Boca Raton’s lawyers will be in court today seeking a dismissal of Crocker Partners’ lawsuit against the city.
The company sued after the city council in January refused to set redevelopment rules for Midtown, the roughly 300 acres that include Town Center Mall and stretch east to Boca Center. Fifteen years ago, the city annexed the land from the county, which had prohibited residential development.
In 2010, however, the city council designated Midtown as a Planned Mobility Development district, one of five in Boca Raton. That designated presumed housing, tied to public transit. The four major landowners—with Crocker taking the lead—began negotiating with the city over the number of housing units, building height and construction of streets and sidewalks.
On at least two occasions, council members told the landowners that a deal was near. At that key moment seven months ago, however, the council backed off. At the urging of Councilwoman Andrea O’Rourke, council members voted to have the staff create a “small area master plan” for Midtown covering what the area should look like. The term had not existed until then. City planners already have missed their prediction of having the document ready by July.
Crocker, whose founder developed Mizner Park, then filed two lawsuits. One seeks $137 million in damages from lost profits. What had been a comprehensive remake of Midtown is down to 80 acres, with individual landowners considering their own plans. This one asks Palm Beach County Circuit Court Judge Howard Coates to void the council’s action in January and for the city to approve the redevelopment rules.
Details of the case will interest only land-use lawyers, but the city’s argument for dismissal focuses on one main point and several others.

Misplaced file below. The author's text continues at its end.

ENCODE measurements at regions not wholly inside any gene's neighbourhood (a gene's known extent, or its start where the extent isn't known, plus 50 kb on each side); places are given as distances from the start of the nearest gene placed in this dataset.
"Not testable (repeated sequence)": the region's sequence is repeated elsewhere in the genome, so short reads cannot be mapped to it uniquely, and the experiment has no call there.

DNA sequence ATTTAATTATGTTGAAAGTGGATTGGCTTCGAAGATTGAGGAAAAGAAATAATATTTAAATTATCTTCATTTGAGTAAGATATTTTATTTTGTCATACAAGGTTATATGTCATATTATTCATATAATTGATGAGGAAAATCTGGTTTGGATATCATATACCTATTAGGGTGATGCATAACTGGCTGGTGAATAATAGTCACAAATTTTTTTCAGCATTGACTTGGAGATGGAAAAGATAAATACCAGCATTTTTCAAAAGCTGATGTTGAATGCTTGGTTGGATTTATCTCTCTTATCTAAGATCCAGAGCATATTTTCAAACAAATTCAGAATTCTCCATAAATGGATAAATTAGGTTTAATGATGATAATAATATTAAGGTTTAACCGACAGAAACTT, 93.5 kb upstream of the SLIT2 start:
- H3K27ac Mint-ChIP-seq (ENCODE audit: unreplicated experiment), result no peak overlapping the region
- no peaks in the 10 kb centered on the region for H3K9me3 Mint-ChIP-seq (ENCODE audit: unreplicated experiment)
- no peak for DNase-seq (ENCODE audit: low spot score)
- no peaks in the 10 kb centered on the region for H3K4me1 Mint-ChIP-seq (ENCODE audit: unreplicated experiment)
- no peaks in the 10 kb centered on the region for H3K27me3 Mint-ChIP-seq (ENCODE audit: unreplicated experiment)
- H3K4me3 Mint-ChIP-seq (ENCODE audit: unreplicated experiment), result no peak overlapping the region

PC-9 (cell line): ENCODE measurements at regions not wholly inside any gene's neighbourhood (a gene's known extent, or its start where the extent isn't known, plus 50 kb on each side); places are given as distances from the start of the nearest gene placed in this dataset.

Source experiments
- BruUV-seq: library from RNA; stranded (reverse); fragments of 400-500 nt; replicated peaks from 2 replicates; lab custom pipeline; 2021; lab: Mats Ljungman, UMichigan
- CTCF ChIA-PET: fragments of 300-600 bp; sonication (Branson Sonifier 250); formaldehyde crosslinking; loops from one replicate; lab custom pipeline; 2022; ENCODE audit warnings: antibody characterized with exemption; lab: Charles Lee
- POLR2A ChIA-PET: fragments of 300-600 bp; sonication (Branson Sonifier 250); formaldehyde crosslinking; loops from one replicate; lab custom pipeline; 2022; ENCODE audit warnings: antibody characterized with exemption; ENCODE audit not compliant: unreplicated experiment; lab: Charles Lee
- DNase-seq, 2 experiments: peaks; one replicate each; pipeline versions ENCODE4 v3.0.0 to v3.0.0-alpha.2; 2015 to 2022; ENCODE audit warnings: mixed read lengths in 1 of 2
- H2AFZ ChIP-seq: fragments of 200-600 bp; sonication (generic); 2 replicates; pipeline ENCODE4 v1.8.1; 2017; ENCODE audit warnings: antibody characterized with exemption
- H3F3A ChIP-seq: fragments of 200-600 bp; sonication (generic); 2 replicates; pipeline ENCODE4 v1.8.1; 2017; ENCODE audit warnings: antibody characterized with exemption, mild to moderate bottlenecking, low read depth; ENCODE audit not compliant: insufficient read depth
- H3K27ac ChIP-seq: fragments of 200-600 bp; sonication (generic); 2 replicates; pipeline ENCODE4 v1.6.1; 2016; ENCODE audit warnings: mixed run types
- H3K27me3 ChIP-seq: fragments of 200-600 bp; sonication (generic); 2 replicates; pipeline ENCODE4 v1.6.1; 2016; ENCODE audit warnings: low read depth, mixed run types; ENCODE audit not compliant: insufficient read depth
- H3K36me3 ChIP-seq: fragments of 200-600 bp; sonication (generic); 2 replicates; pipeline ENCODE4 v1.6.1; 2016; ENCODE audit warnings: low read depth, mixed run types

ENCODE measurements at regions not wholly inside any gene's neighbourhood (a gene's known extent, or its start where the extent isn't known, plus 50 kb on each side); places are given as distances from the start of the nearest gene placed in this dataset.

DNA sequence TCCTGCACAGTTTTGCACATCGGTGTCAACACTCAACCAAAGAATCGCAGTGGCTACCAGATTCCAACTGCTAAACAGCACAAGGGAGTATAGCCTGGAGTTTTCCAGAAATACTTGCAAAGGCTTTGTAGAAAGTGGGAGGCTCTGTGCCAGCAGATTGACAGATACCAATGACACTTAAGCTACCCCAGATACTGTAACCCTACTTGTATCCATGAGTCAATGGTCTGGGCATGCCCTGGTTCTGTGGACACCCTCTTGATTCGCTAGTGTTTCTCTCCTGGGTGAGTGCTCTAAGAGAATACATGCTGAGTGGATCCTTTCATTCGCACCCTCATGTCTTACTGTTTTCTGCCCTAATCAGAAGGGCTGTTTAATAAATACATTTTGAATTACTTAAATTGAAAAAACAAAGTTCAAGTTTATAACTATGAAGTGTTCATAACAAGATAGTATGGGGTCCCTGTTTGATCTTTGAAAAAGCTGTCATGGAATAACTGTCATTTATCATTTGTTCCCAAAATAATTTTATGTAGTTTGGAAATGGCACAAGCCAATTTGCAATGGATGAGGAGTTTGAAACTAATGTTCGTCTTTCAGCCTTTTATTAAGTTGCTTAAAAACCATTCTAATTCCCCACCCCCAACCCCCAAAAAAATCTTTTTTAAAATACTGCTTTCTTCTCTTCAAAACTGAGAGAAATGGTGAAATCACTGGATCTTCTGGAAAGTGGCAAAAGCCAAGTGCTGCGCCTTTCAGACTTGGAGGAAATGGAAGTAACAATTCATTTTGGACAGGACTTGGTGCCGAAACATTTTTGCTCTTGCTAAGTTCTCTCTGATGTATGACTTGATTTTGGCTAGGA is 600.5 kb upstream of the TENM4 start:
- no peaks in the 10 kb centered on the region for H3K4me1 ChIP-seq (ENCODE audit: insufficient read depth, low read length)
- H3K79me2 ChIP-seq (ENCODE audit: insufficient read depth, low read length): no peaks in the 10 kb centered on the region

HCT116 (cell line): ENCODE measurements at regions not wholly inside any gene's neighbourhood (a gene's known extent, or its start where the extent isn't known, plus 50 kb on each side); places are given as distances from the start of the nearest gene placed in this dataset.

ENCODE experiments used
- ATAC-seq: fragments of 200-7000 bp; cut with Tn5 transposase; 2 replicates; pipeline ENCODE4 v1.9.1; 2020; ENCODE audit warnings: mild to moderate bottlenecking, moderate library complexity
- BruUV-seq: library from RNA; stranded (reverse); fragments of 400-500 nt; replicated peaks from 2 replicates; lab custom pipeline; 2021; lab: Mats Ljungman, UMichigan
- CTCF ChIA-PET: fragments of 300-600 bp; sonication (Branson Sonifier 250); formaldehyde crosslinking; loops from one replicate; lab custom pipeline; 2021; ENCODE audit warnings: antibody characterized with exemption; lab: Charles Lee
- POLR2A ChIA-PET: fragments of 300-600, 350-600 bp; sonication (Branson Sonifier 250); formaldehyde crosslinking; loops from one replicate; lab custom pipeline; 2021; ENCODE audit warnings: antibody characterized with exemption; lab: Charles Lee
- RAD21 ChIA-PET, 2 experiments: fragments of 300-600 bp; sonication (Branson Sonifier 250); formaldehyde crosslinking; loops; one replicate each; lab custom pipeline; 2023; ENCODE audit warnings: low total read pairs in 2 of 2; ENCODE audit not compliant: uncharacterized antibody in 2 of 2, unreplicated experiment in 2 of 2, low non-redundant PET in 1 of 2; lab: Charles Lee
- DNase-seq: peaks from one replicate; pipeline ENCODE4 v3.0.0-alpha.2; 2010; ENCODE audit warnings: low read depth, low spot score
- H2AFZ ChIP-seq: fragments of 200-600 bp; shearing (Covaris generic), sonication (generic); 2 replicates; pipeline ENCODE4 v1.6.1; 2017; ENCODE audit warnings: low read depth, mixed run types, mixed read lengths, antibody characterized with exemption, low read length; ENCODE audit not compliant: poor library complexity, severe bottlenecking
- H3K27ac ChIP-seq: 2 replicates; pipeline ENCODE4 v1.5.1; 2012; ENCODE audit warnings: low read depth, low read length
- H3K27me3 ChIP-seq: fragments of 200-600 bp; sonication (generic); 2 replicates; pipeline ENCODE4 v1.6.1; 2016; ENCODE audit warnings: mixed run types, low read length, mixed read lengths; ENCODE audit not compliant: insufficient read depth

Crocker and the other landowners contend that state law required Boca Raton to set Midtown redevelopment rules one year after approving the Planned Mobility Development designation. The city claims that there is no such deadline. Indeed, City Attorney Diana Grub Frieser made that argument during the January council meeting.
The city further argues that because the issue involves land development regulations, only the Florida Department of Economic Opportunity (DEO) could challenge the refusal to approve the rules. Gov. Rick Scott created the DEO, which absorbed the Department of Community Affairs, the state’s land-planning agency.
Finally, the city argues that even if Crocker had a case, the company is too late. The statute of limitations expired four years after the PMD designation.
If the $137 million claim was the bad-cop lawsuit, this is the good-cop lawsuit. Boca Raton, however, isn’t backing down.
And more on the Crocker lawsuit
There’s one especially interesting aspect of the Crocker lawsuit.
The company seeks to depose city council members and administrators who have dealt with Midtown. That’s predictable. Also predictable is the city’s resistance to those depositions. Judge Coates stayed any decision on the depositions until he rules on the city’s motion to dismiss.
In addition, however, Crocker’s lawyers seek to depose BocaWatch Publisher Al Zucaro—who’s running for mayor on Aug. 28—Frank Chapman and Blake MacDiarmid. Chapman, an attorney and Boca Raton resident, helped Zucaro spread information last year about former Mayor Susan Haynie’s possible ethics issues. I’m told that MacDiarmid also has been a Zucaro ally.
BocaWatch and Zucaro regularly criticized Crocker’s plan for Midtown and urged residents to oppose it. If Coates allows the lawsuit to move forward, the depositions of Zucaro, Chapman and MacDiarmid could be as interesting as those of the council members.